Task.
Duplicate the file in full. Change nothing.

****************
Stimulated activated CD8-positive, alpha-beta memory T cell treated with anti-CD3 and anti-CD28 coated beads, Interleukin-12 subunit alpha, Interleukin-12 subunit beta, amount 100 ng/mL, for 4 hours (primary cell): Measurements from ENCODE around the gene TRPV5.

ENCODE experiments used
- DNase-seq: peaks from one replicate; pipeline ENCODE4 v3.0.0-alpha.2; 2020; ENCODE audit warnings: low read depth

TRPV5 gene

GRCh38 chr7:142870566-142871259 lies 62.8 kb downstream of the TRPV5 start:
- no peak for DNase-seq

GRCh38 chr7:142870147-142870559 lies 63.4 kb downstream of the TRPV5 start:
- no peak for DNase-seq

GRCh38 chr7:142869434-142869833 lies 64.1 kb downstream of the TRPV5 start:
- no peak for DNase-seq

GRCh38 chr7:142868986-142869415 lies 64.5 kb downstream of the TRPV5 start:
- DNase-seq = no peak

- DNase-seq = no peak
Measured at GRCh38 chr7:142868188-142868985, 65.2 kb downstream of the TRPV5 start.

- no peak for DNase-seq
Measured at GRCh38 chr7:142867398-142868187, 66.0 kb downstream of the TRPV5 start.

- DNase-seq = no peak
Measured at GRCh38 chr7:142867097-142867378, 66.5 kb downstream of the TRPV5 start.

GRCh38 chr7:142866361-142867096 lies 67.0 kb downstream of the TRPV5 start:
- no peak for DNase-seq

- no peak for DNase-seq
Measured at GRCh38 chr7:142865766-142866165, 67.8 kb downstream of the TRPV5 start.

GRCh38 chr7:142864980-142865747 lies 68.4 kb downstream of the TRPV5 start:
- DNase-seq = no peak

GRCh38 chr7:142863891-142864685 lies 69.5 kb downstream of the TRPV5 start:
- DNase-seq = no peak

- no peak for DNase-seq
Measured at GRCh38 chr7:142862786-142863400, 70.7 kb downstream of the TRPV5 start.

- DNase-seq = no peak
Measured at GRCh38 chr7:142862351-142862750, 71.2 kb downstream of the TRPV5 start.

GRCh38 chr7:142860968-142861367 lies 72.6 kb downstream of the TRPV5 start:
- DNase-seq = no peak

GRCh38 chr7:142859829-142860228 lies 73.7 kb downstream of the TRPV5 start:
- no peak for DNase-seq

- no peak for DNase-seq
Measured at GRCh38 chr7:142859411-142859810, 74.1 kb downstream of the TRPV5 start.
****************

Stimulated activated CD8-positive, alpha-beta memory T cell treated with anti-CD3 and anti-CD28 coated beads, Interleukin-12 subunit alpha, Interleukin-12 subunit beta, amount 100 ng/mL, for 4 hours (primary cell): Measurements from ENCODE around the gene TRPV5.

ENCODE experiments used
- DNase-seq: peaks from one replicate; pipeline ENCODE4 v3.0.0-alpha.2; 2020; ENCODE audit warnings: low read depth

TRPV5 gene

GRCh38 chr7:142870566-142871259 lies 62.8 kb downstream of the TRPV5 start:
- no peak for DNase-seq

GRCh38 chr7:142870147-142870559 lies 63.4 kb downstream of the TRPV5 start:
- no peak for DNase-seq

GRCh38 chr7:142869434-142869833 lies 64.1 kb downstream of the TRPV5 start:
- no peak for DNase-seq

GRCh38 chr7:142868986-142869415 lies 64.5 kb downstream of the TRPV5 start:
- DNase-seq = no peak

- DNase-seq = no peak
Measured at GRCh38 chr7:142868188-142868985, 65.2 kb downstream of the TRPV5 start.

- no peak for DNase-seq
Measured at GRCh38 chr7:142867398-142868187, 66.0 kb downstream of the TRPV5 start.

- DNase-seq = no peak
Measured at GRCh38 chr7:142867097-142867378, 66.5 kb downstream of the TRPV5 start.

GRCh38 chr7:142866361-142867096 lies 67.0 kb downstream of the TRPV5 start:
- no peak for DNase-seq

- no peak for DNase-seq
Measured at GRCh38 chr7:142865766-142866165, 67.8 kb downstream of the TRPV5 start.

GRCh38 chr7:142864980-142865747 lies 68.4 kb downstream of the TRPV5 start:
- DNase-seq = no peak

GRCh38 chr7:142863891-142864685 lies 69.5 kb downstream of the TRPV5 start:
- DNase-seq = no peak

- no peak for DNase-seq
Measured at GRCh38 chr7:142862786-142863400, 70.7 kb downstream of the TRPV5 start.

- DNase-seq = no peak
Measured at GRCh38 chr7:142862351-142862750, 71.2 kb downstream of the TRPV5 start.

GRCh38 chr7:142860968-142861367 lies 72.6 kb downstream of the TRPV5 start:
- DNase-seq = no peak

GRCh38 chr7:142859829-142860228 lies 73.7 kb downstream of the TRPV5 start:
- no peak for DNase-seq

- no peak for DNase-seq
Measured at GRCh38 chr7:142859411-142859810, 74.1 kb downstream of the TRPV5 start.